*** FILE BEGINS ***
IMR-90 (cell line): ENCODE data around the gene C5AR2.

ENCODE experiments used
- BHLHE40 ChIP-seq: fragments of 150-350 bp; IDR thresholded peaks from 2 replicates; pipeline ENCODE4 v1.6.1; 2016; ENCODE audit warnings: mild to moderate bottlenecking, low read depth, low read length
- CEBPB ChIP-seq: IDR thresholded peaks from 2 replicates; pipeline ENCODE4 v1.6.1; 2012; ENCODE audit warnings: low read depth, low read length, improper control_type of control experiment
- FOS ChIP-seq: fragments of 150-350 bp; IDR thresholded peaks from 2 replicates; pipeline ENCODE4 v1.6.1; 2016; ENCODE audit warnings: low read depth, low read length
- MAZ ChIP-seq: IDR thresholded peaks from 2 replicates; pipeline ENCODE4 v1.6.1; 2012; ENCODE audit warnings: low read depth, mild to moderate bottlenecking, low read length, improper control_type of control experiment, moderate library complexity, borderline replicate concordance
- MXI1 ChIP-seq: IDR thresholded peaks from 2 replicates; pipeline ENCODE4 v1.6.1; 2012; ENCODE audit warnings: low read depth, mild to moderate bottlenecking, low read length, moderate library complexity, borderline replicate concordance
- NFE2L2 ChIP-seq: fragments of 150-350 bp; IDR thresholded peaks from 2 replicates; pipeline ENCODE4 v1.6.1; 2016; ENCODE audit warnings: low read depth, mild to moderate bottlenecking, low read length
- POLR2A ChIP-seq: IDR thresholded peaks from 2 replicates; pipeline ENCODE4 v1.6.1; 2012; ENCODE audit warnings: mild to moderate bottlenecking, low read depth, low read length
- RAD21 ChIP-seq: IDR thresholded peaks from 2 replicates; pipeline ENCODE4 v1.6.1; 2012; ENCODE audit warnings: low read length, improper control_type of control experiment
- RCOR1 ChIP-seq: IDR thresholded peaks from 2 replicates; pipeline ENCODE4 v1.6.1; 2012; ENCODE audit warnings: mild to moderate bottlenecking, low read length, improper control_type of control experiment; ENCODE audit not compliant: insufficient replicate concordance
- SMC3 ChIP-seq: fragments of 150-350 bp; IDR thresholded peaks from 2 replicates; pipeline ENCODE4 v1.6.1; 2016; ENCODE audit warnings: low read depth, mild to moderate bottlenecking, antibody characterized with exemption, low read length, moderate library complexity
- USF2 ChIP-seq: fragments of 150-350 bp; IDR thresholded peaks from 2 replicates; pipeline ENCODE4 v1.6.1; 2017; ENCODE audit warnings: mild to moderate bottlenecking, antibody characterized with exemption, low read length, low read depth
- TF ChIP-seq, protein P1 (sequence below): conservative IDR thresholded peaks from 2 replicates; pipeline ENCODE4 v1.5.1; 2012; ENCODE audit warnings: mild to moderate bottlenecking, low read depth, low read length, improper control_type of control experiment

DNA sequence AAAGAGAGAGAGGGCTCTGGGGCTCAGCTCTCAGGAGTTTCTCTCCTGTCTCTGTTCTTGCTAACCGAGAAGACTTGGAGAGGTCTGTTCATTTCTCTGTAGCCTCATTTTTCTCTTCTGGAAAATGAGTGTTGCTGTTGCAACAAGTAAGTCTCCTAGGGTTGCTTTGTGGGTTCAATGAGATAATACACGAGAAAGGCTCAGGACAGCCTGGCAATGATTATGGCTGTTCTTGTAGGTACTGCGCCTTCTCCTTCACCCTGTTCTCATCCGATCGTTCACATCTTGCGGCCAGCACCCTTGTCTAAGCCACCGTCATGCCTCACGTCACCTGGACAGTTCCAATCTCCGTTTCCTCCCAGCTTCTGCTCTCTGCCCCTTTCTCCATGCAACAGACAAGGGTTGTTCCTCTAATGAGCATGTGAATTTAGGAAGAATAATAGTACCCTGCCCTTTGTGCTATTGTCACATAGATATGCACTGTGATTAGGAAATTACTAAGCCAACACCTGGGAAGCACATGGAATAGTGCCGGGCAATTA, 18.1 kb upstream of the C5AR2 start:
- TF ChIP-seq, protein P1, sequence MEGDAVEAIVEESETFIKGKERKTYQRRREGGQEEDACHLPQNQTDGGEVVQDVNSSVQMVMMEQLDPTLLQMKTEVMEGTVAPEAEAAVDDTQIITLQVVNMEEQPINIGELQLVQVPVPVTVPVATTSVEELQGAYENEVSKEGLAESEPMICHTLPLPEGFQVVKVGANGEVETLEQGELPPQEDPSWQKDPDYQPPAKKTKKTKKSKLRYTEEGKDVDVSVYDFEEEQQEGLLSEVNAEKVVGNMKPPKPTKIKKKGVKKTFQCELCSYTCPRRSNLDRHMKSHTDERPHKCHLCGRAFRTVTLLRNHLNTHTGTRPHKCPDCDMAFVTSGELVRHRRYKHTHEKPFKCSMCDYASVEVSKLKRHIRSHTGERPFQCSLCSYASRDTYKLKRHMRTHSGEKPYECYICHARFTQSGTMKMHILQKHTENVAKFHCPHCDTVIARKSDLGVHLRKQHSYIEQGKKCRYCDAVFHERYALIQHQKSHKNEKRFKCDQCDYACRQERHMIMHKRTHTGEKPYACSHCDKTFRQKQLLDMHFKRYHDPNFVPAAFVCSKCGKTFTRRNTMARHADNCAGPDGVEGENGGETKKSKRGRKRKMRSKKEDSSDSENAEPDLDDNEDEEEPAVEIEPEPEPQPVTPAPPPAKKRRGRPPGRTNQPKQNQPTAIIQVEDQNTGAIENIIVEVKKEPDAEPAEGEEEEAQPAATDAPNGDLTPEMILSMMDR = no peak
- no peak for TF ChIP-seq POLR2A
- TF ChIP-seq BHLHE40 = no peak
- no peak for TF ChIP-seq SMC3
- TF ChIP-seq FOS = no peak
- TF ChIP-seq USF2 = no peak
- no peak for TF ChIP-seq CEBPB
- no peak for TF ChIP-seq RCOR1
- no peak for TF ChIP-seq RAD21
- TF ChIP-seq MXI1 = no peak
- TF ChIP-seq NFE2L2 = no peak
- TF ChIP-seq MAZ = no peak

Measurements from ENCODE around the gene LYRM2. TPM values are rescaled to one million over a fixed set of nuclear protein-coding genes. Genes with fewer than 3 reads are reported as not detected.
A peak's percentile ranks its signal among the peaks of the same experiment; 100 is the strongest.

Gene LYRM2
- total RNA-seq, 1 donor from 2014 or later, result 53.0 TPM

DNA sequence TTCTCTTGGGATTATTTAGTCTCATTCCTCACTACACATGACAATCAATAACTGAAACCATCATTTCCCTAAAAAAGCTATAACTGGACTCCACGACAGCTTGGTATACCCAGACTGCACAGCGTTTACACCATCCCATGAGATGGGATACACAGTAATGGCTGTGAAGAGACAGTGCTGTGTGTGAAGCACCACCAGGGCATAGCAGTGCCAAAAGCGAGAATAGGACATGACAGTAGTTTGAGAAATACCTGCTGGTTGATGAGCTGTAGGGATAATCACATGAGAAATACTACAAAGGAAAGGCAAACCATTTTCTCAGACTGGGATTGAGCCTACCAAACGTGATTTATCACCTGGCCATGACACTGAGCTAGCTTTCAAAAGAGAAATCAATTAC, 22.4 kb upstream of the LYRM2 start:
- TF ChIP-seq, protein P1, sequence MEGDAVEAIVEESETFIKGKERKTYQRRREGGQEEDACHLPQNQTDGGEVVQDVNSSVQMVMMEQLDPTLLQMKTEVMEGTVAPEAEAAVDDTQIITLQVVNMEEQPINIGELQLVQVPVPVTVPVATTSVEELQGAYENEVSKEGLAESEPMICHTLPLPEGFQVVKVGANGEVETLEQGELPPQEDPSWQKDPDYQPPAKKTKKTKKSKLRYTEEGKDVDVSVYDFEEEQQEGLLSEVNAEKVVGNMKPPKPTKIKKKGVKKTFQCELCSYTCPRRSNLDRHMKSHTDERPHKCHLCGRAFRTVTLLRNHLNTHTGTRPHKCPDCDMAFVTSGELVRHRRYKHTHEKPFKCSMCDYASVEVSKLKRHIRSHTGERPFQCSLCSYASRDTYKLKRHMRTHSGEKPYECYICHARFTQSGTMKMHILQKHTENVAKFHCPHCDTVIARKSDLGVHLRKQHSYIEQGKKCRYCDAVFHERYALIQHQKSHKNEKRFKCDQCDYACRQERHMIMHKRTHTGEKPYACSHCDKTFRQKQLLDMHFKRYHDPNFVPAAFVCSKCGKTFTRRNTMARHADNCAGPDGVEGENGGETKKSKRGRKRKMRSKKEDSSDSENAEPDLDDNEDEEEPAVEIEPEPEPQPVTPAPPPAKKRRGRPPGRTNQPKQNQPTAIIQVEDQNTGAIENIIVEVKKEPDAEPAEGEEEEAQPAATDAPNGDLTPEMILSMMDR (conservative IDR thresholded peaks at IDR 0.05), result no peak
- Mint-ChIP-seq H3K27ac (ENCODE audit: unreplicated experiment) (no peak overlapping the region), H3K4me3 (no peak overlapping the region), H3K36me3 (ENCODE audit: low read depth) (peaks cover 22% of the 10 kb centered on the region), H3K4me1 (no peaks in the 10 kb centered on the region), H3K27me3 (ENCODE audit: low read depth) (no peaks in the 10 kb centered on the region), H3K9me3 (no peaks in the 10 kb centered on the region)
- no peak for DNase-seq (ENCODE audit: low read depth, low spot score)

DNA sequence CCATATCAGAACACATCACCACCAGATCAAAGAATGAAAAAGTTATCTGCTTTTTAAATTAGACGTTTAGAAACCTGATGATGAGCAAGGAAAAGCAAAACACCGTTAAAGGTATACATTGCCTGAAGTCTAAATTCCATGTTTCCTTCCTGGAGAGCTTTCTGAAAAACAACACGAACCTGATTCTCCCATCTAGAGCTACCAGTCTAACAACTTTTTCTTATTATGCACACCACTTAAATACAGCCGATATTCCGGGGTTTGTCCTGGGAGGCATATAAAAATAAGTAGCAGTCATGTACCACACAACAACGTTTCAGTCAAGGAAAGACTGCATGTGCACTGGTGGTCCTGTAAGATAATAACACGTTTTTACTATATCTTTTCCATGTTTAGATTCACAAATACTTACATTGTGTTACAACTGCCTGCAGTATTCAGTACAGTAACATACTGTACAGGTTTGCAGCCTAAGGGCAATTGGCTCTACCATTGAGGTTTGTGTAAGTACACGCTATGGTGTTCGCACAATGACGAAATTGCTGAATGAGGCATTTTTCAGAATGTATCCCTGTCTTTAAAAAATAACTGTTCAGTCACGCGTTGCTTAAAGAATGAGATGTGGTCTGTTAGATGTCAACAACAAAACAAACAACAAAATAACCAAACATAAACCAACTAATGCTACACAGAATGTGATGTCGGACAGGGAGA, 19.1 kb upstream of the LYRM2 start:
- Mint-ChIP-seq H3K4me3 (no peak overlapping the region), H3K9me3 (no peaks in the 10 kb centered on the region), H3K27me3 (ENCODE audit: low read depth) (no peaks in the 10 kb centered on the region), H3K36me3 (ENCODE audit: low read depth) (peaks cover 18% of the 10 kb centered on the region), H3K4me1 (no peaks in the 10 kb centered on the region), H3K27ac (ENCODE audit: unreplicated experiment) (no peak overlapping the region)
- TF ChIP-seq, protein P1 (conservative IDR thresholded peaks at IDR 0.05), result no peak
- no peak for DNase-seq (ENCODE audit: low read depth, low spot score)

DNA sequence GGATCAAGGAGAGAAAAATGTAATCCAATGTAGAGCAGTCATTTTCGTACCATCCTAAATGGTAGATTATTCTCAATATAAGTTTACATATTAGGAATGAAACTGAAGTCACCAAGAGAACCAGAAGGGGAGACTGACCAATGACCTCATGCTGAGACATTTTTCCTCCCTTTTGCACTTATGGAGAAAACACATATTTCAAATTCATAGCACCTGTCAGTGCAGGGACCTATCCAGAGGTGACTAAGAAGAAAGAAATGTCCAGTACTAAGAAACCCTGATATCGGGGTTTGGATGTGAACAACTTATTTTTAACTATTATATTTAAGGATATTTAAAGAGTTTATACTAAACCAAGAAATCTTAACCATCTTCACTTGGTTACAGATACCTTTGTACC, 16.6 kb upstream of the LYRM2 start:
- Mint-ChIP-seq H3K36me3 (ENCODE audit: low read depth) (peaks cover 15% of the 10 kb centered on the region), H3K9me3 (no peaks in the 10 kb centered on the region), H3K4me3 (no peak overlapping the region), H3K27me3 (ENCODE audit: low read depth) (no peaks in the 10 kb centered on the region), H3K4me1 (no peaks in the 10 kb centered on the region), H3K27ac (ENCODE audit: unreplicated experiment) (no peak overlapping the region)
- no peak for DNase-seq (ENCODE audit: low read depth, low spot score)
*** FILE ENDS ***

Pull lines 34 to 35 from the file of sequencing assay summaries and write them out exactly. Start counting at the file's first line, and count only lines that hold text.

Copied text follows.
- Mint-ChIP-seq H3K27ac (ENCODE audit: unreplicated experiment) (no peak overlapping the region), H3K4me3 (no peak overlapping the region), H3K36me3 (ENCODE audit: low read depth) (peaks cover 22% of the 10 kb centered on the region), H3K4me1 (no peaks in the 10 kb centered on the region), H3K27me3 (ENCODE audit: low read depth) (no peaks in the 10 kb centered on the region), H3K9me3 (no peaks in the 10 kb centered on the region)
- no peak for DNase-seq (ENCODE audit: low read depth, low spot score)